Man Who Collected Dozens of Celebrity Absentee Ballots Arrested in NYC for Illegal ‘Hobby’

The 39-year-old had nearly 100 ballots in the names of politicians, journalists and prominent figures mailed to his addresses, court filings say

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A Manhattan man’s “hobby” of collecting official absentee ballots in the names of celebrities, politicians and other prominent figures was uncovered by investigators — and though the ballots were never cast, he now faces criminal charges, according to court documents.

Authorities say Louis Koch, 39, fraudulently obtained nearly 100 ballots in the names of individuals, primarily prominent figures whose names were not released, according to a criminal complaint filed in New York Federal District Court. He was arrested and released earlier this month.

Koch requested an absentee ballot for himself for the 2020 primary and general elections — at some point figuring out that he could request more using names, birth dates and other easy-to-find personal information of “victims” without their knowledge nor permission, then have them sent to his mailing address of choice.

Koch requested 95 ballots between May and early June 6. When the FBI caught on, Koch told interviewers he considered it a “hobby,” understood that his actions were “foolish,” yet continued to request more ballots anyway, according to the criminal complaint obtained by TheWrap.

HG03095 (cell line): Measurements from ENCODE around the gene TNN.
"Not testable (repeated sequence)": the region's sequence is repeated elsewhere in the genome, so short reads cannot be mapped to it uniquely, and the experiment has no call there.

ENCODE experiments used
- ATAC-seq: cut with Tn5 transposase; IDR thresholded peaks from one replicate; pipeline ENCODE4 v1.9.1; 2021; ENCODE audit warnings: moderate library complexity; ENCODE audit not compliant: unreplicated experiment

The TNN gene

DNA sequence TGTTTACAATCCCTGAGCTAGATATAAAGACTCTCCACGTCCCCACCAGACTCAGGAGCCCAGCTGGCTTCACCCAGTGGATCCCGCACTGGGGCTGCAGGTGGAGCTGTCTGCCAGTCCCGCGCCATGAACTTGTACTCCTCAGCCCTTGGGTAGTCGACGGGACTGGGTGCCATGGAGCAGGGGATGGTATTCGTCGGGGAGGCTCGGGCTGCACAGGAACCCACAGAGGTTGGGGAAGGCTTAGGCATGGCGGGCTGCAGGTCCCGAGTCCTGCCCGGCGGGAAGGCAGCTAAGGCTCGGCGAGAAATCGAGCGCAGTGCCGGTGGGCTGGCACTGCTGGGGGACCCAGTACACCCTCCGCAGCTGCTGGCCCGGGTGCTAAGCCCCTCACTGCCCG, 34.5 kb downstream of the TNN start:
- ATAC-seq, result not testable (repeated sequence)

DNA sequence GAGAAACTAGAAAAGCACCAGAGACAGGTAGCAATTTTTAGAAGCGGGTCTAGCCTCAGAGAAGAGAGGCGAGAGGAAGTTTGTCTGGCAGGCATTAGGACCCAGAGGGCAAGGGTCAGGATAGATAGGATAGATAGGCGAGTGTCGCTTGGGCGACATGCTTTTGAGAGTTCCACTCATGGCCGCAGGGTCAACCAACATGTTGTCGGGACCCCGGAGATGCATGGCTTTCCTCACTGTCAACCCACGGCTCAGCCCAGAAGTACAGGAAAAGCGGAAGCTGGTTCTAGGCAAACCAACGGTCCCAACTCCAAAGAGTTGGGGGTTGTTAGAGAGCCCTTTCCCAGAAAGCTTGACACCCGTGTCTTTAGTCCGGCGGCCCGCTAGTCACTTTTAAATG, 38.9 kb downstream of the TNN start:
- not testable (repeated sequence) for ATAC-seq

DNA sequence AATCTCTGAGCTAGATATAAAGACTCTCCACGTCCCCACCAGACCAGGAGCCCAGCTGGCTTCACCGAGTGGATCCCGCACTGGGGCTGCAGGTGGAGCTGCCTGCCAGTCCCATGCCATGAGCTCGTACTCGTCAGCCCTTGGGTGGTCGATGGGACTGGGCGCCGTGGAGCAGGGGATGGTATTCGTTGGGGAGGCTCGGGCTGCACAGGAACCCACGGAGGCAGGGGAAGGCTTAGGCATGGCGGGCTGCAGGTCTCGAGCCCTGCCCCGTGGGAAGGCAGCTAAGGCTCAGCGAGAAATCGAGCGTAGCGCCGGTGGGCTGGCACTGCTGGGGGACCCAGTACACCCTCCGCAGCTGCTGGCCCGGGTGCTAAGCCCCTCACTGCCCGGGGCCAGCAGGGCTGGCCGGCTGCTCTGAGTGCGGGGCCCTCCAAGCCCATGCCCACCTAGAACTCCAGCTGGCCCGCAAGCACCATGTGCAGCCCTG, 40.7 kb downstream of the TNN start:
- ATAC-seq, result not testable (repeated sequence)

Authorities seized over 100 ballots from New York, California and Washington, D.C. at a June raid on Koch’s Manhattan apartment. Authorities say he also sent them to a house in Tenafly, NJ.

Koch was arrested July 8 on charges of providing false voting information and identity theft. He was released $250,000 bond under the condition that he could not order absentee ballots for himself or anyone else for any election. Koch’s legal representation could not be immediately determined.

Under the New York City Board of Elections’ current system, registered voters can request an absentee ballot by emailing the board and providing personal information including name, date of birth and zip code.

The New York Times was first to report on the situation.

Pamela Chelin contributed to this report.